Mini Review ARTICLE
Recent Progress in Germplasm Evaluation and Gene Mapping to Enable Breeding of Drought-Tolerant Wheat
- Department of Plant Agriculture, University of Guelph, Guelph, ON, Canada
There is a need to increase wheat productivity to meet the food demands of the ever-growing human population. However, accelerated development of high yielding varieties is hindered by drought, which is worsening due to climate change. In this context, germplasm diversity is central to the development of drought-tolerant wheat. Extensive collections of these genetic resources are conserved in national and international genebanks. In addition to phenotypic assessments, the use of advanced molecular techniques (e.g., genotype by sequencing) to identify quantitative trait loci (QTLs) for drought tolerance related traits is useful for genome- and marker-assisted selection based approaches. Therefore, to assist wheat breeders at a critical time, we searched the recent peer-reviewed literature (2011-current), first, to identify wheat germplasm observed to be useful genetic sources for drought tolerance, and second, to report QTLs associated with drought tolerance. Though many breeders limit the parents used in breeding programs to a familiar core collection, the results of this review show that larger germplasm collections have been sources of useful genes for drought tolerance in wheat. The review also demonstrates that QTLs for drought tolerance in wheat are associated with diverse physio-morphological traits, at different growth stages. Here, we also briefly discuss the potential of genome engineering/editing to improve drought tolerance in wheat. The use of CRISPR-Cas9 and other gene-editing technologies can be used to fine-tune the expression of genes controlling drought adaptive traits, while high throughput phenotyping (HTP) techniques can potentially accelerate the selection process. These efforts are empowered by wheat researcher consortia.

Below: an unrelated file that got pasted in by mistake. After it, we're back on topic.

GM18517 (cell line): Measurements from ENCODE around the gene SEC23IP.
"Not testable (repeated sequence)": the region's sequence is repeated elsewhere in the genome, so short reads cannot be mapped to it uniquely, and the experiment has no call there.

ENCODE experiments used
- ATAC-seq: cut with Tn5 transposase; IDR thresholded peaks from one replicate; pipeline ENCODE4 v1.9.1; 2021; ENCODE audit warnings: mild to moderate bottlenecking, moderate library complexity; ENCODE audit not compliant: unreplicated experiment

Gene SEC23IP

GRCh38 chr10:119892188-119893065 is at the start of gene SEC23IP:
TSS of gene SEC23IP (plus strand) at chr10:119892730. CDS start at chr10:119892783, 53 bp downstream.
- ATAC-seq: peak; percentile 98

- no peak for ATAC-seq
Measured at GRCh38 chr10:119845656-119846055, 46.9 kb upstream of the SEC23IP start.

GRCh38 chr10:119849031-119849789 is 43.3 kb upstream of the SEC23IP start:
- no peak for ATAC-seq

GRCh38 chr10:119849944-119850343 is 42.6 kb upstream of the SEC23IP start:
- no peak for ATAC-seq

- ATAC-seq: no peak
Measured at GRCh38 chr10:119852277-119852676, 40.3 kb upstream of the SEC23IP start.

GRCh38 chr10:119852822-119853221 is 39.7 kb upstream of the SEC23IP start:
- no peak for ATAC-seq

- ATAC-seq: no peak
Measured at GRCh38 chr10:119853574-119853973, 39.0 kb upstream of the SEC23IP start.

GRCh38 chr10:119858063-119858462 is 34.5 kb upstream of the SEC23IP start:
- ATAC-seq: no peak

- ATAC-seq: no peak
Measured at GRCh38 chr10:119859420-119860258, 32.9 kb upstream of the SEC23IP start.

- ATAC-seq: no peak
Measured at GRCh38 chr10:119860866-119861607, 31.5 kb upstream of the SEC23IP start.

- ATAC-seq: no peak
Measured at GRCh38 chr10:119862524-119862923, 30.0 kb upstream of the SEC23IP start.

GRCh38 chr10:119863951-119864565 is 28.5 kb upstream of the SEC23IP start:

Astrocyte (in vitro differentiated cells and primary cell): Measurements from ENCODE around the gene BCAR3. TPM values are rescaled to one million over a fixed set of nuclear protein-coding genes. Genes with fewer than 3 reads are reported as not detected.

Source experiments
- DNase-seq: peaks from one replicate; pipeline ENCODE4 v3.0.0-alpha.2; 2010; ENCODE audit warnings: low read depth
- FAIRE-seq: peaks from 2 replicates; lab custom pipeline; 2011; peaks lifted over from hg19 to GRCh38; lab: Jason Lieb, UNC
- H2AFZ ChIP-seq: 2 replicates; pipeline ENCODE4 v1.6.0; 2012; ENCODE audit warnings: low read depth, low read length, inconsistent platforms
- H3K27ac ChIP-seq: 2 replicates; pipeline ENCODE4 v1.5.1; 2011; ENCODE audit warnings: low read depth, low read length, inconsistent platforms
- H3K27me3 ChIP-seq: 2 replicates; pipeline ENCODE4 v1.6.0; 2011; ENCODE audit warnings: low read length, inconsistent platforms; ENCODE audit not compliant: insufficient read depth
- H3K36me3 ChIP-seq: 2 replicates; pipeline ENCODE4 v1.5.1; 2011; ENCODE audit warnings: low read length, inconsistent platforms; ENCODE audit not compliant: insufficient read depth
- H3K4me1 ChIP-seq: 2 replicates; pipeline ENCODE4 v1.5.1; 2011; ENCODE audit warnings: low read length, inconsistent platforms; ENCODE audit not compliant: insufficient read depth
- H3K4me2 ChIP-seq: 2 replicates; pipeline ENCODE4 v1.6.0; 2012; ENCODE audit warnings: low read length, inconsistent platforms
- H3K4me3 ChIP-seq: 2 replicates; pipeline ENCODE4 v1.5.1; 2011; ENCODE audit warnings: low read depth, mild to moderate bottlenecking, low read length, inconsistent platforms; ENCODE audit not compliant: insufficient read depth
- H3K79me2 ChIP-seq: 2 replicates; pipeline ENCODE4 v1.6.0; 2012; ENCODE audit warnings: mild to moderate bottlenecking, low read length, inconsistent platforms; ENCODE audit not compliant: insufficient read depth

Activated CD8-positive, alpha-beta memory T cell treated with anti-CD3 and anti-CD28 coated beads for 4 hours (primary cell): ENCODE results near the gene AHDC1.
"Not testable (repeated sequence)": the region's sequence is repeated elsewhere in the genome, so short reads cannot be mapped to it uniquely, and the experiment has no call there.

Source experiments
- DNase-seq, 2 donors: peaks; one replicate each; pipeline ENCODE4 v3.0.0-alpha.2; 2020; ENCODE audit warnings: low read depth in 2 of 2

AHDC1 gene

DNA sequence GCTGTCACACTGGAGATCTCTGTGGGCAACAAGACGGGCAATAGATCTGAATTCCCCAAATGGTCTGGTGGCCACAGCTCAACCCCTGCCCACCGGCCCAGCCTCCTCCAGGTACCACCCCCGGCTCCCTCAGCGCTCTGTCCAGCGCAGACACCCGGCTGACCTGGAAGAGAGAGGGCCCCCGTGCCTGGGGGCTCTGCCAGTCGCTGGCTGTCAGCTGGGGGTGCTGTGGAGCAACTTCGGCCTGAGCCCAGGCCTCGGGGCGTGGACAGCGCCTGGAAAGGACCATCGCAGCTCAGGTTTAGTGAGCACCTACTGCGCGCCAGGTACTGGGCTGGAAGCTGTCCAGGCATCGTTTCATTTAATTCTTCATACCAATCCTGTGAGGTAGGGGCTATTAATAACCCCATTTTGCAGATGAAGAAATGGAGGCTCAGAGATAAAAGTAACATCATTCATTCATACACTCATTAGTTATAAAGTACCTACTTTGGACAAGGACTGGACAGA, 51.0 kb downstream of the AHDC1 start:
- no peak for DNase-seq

Bread wheat (Triticum aestivum L.) is one of the world’s major cereal crops with global production of 756.7 million tons in 2017 (FAO, 2018). The world’s population is expected to exceed 9 billion by 2050, requiring at least a 60% increase in wheat yield (United Nations, 2019). An increase in wheat yield from the current level of 1% per year to at least 1.6% is deemed necessary to address this challenge (GCARD, 2012). This is further challenged by projected unpredictable rainfall patterns associated with climate change which are expected to lead to more drought events (IPCC, 2013). However, the degree of impact on final yield depends on the growth stage and the intensity and duration of stress events (Daryanto et al., 2016; Sarto et al., 2017).